I wanted to see if anyone could give some advice on how to properly estimate a job relating to residential wiring (new construction). It seems in my area that most electricians charge by the square footage of the home. If that is the standard technique, what is the going rate? If not, what would the proper way to estimate such a job? I want to get into new construction, but do not want to loose my a$# either. Thanks in advance for each of your posts on this topic!:smile:

    Dogg
    Dogg,

    I feel that you should always do a detailed bid. There are just too many variables that can make a difference. You work too hard to take a chance on losing money on any single job. Take the time and do a detailed estimate.

    I highly recommend that you purchase Mike Holt's Illustrated Guide to Electrical Estimating book. It will give you a really good understanding of the whole estimating process. Before you worry about how to complete an estimate using a certain estimating system, I believe that you should learn the philosophy and principles behind completing an accurate estimate.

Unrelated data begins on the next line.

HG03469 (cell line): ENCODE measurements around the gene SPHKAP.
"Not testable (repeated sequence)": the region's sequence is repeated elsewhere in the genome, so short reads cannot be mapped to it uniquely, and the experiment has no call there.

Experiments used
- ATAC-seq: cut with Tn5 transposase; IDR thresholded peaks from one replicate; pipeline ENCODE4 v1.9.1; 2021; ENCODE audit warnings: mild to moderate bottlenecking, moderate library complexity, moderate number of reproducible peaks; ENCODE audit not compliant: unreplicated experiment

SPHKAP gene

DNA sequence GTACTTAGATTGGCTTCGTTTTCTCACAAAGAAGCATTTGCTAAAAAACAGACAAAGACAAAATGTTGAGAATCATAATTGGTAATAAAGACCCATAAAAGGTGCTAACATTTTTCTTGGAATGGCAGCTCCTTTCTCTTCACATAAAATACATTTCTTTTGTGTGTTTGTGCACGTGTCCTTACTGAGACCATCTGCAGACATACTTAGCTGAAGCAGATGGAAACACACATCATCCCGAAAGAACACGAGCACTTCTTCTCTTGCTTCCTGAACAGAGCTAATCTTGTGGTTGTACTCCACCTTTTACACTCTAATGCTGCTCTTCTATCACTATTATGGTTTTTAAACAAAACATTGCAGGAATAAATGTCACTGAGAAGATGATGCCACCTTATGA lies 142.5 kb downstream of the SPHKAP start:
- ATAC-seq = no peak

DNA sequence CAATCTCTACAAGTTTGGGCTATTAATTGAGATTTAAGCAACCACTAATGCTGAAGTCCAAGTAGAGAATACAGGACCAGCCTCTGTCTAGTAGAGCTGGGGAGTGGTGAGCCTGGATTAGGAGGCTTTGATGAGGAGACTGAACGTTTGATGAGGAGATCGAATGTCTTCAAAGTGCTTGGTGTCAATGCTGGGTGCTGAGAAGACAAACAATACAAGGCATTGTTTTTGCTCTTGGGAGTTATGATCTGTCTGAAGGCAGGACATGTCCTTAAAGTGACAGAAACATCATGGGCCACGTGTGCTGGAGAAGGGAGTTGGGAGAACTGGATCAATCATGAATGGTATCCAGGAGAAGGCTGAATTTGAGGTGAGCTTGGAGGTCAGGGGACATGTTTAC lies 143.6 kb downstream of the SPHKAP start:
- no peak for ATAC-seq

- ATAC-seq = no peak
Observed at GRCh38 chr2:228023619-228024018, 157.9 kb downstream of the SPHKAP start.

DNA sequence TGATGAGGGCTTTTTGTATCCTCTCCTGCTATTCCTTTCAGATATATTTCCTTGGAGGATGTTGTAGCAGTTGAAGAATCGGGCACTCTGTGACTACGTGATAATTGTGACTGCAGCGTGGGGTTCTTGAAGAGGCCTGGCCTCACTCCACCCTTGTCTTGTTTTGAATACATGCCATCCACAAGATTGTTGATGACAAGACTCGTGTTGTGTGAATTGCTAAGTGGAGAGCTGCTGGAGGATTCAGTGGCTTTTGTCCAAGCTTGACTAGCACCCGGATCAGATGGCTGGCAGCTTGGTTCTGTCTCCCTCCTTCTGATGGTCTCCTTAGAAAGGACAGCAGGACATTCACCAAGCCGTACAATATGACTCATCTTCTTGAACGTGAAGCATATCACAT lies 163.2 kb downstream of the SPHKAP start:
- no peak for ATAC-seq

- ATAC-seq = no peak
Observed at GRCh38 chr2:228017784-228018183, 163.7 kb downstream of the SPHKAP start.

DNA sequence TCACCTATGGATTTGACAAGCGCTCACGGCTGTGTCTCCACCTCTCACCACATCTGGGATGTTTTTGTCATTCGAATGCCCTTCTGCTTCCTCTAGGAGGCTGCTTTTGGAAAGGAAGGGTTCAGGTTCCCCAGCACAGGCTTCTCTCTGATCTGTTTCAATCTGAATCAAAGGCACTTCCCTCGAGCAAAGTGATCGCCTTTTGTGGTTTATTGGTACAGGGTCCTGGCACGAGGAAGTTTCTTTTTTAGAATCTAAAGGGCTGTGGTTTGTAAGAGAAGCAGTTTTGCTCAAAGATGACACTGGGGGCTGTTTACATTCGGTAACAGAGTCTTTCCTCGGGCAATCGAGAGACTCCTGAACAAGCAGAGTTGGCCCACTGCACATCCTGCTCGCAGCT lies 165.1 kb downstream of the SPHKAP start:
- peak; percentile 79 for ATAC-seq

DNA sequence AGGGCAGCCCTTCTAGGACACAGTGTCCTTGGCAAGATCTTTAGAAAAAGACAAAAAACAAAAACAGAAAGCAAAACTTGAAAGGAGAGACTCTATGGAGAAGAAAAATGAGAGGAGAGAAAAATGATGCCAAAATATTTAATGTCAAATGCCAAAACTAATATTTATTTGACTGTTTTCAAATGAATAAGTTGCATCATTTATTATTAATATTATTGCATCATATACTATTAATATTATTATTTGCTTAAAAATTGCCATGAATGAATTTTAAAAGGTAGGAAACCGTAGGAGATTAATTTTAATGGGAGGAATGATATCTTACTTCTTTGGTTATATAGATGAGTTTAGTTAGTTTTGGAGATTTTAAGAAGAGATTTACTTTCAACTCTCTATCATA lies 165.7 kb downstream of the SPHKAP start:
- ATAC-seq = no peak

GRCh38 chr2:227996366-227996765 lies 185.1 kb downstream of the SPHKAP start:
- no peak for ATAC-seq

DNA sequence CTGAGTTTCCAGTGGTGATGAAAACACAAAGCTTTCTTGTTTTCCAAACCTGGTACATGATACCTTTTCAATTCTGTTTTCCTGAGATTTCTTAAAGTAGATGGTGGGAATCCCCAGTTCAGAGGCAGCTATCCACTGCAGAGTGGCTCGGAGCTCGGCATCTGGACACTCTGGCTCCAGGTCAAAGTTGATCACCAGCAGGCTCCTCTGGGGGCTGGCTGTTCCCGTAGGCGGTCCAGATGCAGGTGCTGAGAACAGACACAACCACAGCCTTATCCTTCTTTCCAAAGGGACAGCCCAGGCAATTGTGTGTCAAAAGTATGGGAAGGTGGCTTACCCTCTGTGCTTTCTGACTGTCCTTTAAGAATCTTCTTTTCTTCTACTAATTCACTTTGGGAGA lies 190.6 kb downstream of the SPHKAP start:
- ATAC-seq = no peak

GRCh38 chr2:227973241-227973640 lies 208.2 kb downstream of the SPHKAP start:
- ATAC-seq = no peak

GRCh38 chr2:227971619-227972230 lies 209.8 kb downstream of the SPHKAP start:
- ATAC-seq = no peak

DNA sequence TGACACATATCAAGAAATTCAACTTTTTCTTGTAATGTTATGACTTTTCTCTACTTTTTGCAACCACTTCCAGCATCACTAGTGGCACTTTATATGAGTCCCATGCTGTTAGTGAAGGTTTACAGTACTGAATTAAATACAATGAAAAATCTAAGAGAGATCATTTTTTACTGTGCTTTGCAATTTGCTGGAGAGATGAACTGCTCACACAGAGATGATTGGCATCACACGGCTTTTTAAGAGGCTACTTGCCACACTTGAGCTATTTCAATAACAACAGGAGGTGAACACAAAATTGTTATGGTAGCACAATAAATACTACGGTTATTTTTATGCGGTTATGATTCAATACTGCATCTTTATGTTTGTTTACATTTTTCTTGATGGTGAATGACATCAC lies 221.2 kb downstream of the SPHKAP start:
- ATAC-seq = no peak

Regardless of what others might say, there is a lot to consider when completing a detailed estimate.

    I don’t believe in square foot estimates. Construction factors, the quantity of different types of assemblies, labor rates, material price fluctuations, etc. can have a dramatic impact on your cost.